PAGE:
Home / Fulltext Opinions / Virginia Court of Appeals / COLEMAN v. COMMONWEALTH


NOTICE: The opinions posted here are
subject to formal revision. If you find a typographical error or
other formal error, please notify the Virginia Court of Appeals.





Present: Chief Judge Fitzpatrick, Judges Bumgardner and Humphreys
Argued at Richmond, Virginia
Record No. 1654-01-2


DECEMBER 10, 2002


James F. D’Alton, Jr., Judge

Steven P. Hanna for appellant.

Stephen R. McCullough, Assistant Attorney General (Jerry W. Kilgore, Attorney General, on brief), for appellee.

A jury convicted DeCarlos D. Coleman (appellant) of second degree murder in violation of Code ??18.2-32 and use of a firearm in the commission of murder in violation of Code ??18.2-53.1.[2] Appellant contends the trial court erred by (1) allowing the Commonwealth to amend a jury instruction on transferred intent; and (2) failing to instruct on self-defense. For the reasons that follow, we affirm.


On August 31, 2000 appellant shot and killed Lucille Jones (decedent). That evening appellant and two friends, Aaron Briggs and Jamie Hairston, were driving in the City of Petersburg. Briggs had to use the bathroom, so the group stopped at the Lee Hall apartments. While Briggs was urinating by the curb, Fred Jones (Jones) pulled into the parking lot with his cousin Mario Roach (Roach) and a friend, Kevin Batts. Jones lived in the apartments with his mother and brother. Jones parked his car, got out and walked towards his apartment. At that point, appellant got out of his car, “ran” over to Jones and was “cussing him out.” Appellant “got right there in front of” Jones and pulled a gun on him and asked, “What’s up with that stuff now?”[3] Jones, who saw Briggs and knew him, asked for Briggs’ help. “I said, Aaron, man, you know I ain’t with that.” Briggs vouched for Jones and got appellant to take the gun off Jones. Jones went to his apartment, and appellant and Briggs walked toward their car.

Briggs saw Kevin Batts in Jones’ car. Briggs “had a beef” with Batts, so he went to the car to confront Batts. Briggs told Batts, “You’re by yourself now, you know what I’m saying, what you going to do now? I should whoop your little ass.”

Briggs, with appellant watching, opened the car door and hit Batts “like two times” and “snatched” him out of the car. Batts “knew he couldn’t beat me .?.?. so it really won’t no fight.”

According to appellant, when Briggs pulled Batts out of the car, he “heard a metal object hit the ground and picked it up.” Roach got out of the back seat of Jones’ car with a beer in his hand. “As soon as [Roach] got out of the car, appellant ran around the back of the car and asked [him] what [he] was going to do with the bottle.” Appellant, still armed, put a gun in Roach’s face. Roach “put [his] hands in the air” and backed away. When Roach backed up, appellant turned away and then “heard a shot.” Appellant “returned the shot” “in the direction where I seen [sic] Fred Jones was at, where he had the gun at.” Appellant testified that he was firing at Jones rather than Roach.

The bullet missed Jones and Roach but struck the decedent in the chest as she stood in her doorway. Roach turned and ran towards the apartment, where he saw the decedent “laid in the doorway.” Jones “heard shots as soon as she opened the door.” He “ran and got the phone, then ran to her because I heard, heard her fell [sic] to the floor.” When Jones reached her, the decedent was “laying on the floor in the doorway.” The decedent died of the gunshot wound, which penetrated her heart and right lung.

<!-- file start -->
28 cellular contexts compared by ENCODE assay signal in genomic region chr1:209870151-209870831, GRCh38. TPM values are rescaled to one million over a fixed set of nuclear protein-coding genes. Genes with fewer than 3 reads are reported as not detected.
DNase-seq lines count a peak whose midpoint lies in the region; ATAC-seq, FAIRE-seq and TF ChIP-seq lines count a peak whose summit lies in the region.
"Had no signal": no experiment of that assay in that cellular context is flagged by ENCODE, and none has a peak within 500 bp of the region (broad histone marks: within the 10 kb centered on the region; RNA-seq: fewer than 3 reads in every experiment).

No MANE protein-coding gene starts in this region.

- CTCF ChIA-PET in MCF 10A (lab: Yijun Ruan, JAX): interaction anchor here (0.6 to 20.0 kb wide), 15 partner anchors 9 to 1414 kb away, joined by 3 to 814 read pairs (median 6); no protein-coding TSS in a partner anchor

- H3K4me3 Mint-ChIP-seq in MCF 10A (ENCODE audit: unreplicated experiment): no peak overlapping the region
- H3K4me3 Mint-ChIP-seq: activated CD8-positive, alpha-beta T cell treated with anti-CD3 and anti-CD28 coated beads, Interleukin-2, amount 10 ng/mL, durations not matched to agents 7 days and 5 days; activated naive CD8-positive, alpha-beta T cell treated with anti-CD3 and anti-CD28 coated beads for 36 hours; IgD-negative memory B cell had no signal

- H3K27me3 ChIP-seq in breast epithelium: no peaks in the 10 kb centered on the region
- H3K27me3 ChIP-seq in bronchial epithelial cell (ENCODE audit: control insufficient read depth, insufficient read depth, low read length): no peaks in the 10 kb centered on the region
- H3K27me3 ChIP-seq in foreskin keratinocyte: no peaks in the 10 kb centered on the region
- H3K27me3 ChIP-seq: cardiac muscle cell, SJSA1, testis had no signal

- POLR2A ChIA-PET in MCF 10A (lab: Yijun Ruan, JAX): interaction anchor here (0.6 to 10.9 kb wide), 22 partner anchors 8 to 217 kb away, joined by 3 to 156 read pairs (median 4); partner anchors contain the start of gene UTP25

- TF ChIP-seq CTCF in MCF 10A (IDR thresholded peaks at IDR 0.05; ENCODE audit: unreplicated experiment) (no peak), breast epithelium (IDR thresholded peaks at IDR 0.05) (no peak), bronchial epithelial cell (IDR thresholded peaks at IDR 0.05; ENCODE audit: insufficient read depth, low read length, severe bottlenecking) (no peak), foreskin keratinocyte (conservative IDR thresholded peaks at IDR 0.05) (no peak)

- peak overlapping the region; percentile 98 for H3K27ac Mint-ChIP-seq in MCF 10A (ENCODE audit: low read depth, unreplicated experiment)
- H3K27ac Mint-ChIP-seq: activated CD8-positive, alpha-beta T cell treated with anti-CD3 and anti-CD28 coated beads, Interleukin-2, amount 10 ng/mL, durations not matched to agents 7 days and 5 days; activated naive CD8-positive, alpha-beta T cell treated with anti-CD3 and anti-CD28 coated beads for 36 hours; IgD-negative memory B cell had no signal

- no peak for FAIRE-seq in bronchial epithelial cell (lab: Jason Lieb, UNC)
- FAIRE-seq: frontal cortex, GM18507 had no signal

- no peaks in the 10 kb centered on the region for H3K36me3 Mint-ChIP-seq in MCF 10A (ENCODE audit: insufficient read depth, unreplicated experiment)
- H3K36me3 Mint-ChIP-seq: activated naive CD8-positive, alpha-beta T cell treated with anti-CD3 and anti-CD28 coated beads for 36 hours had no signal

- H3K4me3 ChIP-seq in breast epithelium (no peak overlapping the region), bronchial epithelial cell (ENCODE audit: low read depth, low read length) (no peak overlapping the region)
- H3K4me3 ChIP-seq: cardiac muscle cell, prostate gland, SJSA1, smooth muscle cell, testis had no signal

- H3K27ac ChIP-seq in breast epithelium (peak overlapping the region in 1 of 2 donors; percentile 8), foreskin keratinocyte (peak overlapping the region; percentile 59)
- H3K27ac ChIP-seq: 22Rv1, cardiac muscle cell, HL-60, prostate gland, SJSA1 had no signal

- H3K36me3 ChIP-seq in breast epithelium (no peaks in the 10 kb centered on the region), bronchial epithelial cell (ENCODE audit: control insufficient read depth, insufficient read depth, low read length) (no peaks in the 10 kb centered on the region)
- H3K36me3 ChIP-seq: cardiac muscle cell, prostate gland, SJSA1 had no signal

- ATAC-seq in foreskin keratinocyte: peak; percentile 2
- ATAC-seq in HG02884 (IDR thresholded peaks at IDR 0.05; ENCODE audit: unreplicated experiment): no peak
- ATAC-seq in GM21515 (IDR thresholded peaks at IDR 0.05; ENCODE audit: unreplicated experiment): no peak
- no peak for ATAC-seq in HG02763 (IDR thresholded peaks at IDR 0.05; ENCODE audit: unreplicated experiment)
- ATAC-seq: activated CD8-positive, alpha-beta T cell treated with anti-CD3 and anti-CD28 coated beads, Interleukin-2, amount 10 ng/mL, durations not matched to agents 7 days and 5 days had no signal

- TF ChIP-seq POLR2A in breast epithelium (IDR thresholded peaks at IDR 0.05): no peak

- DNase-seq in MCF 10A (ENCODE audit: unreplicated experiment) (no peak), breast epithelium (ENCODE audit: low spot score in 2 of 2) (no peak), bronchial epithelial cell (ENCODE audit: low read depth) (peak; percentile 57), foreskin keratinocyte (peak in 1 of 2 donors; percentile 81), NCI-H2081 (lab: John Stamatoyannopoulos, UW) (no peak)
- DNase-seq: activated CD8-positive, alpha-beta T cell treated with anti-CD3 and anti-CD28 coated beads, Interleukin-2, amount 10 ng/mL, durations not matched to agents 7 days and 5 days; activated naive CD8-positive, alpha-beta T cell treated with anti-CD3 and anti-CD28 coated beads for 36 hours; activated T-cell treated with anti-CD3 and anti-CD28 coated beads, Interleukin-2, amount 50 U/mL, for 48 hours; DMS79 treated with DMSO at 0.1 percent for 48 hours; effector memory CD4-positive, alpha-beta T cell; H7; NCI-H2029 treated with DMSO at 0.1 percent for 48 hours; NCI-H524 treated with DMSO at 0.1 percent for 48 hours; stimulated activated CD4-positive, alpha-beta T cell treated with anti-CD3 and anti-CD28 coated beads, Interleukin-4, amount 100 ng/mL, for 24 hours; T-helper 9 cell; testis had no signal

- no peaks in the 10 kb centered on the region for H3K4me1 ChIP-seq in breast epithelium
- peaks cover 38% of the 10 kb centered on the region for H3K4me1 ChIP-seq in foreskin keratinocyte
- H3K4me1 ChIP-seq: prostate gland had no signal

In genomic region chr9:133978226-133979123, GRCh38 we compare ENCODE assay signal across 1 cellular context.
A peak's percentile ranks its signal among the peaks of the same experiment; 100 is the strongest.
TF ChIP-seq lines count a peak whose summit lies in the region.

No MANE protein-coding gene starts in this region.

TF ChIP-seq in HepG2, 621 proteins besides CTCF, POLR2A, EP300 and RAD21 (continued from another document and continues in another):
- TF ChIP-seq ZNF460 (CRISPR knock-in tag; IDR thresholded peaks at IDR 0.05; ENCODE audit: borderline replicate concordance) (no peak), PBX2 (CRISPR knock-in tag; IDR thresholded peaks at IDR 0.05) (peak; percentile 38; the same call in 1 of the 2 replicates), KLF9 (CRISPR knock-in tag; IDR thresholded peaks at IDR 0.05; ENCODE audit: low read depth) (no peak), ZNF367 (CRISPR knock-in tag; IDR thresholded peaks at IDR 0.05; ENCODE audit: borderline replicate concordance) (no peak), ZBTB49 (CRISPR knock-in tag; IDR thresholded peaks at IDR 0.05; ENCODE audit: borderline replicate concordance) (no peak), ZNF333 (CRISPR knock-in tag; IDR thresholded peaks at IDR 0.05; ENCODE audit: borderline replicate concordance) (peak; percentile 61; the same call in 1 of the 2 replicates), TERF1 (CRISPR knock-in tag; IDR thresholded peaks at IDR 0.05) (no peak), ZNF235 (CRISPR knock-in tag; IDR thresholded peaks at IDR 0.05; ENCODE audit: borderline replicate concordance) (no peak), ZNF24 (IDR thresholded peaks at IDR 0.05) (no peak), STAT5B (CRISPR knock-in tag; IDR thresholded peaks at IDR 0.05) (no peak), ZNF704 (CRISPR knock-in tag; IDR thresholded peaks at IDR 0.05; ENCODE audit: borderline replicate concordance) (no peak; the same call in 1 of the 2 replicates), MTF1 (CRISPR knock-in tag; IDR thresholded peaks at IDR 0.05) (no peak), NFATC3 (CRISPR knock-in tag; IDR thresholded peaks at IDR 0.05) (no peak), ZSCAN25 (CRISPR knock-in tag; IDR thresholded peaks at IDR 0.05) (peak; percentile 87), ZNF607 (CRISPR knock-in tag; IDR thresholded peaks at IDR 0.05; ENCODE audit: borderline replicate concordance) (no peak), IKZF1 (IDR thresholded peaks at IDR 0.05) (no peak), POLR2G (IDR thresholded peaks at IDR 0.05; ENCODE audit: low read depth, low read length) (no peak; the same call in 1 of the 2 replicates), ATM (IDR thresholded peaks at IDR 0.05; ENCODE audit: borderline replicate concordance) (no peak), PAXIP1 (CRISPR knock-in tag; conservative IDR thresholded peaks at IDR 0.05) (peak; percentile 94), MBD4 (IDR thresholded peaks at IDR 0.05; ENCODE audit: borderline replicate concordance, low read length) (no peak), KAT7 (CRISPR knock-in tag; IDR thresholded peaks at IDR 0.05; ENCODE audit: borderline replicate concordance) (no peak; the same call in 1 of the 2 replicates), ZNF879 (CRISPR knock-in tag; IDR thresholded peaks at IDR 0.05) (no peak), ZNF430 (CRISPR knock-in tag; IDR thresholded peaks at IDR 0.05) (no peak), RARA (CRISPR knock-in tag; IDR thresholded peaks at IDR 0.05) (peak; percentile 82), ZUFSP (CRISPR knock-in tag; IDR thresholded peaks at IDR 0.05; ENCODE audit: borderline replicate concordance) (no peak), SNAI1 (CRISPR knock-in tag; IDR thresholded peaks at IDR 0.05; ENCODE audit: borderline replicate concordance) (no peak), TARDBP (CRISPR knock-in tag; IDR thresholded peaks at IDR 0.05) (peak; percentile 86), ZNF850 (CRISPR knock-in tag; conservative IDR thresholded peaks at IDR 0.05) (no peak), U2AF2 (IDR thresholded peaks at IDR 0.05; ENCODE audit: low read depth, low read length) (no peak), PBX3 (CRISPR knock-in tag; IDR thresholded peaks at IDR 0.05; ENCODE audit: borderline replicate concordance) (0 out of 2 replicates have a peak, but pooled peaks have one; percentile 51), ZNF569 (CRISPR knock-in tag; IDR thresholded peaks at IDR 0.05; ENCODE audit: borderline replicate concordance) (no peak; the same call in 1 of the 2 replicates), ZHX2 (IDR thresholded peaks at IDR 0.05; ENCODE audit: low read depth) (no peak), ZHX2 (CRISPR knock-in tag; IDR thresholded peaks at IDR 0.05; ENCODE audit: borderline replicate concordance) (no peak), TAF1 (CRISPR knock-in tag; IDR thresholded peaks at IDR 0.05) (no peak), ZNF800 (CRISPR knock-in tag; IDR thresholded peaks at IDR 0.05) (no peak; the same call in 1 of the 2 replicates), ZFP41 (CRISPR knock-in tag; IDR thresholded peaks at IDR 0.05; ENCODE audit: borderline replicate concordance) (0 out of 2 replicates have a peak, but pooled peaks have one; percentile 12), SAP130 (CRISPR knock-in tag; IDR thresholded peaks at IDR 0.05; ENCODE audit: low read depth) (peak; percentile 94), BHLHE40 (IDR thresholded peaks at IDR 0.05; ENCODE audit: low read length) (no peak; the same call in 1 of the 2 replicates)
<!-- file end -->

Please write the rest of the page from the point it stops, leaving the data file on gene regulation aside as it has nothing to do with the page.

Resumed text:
The Commonwealth indicted appellant for the first degree murder of Lucille Jones and the attempted murder of Roach. At trial, to conform the jury instructions to the evidence adduced, including that of appellant who stated that Jones was his intended target rather than Roach, the Commonwealth amended the proposed language of Instruction #13 from “Mario Roach” to “some person” as the basis of appellant’s transferred intent. The trial court also refused to instruct the jury on self-defense. The jury convicted appellant of second degree murder of Lucille Jones and acquitted him of the attempted murder charge. II. CONSTRUCTIVE AMENDMENT TO THE INDICTMENT

Appellant first contends that when the trial court amended the language of Instruction #13 to reflect that appellant attempted to shoot someone other than Roach, it resulted in an impermissible variance between the indictment and the evidence. Appellant objected as follows:

[My] objection to Instruction Number 13, use of the term “some person,” I object to that in that it should have stayed the original, which was “Mario Roach” in that any attempted killing of Fred Jones was supported by the evidence on the basis that—was supported by the evidence to go to the jury on the basis that Fred Jones fired first and [appellant] returned fire.

Appellant did not object to a “variance” or a “constructive amendment.”[4]

The indictment reads, in pertinent part that, “DeCarlos Dewayne Coleman on about the 31st day of August in the year Two Thousand did willfully, deliberately and with premeditation, kill and murder one Lucille Jones against the peace and dignity of the Commonwealth of Virginia.” There is no language on the face of the indictment regarding transferred intent. The indictment clearly charges appellant with the first degree murder of Lucille Jones. That is the same charge the trial court submitted to the jury. There was no amendment, constructive or otherwise, to the indictment.

Jury Instruction #13 originally read: “If you believe beyond a reasonable doubt that the defendant intended to kill Mario Roach but that he killed Lucille Jones by mistake, then the intent is transferred to the killing of Lucille Jones.” After appellant’s testimony that his intent was to fire in the direction of Jones rather than Roach, the trial court amended Instruction #13 to encompasses the factual scenarios of both the Commonwealth and the defense, that appellant intended to shoot a person other than the victim: “If you believe beyond a reasonable doubt that the defendant intended to kill some person but that he killed Lucille Jones by mistake, then the intent is transferred to the killing of Lucille Jones.” Nothing in this instruction resulted in an amendment of the indictment, which charged appellant with the murder of Lucille Jones. Thus, the trial court did not err in giving Instruction #13 defining the requirements of transferred intent.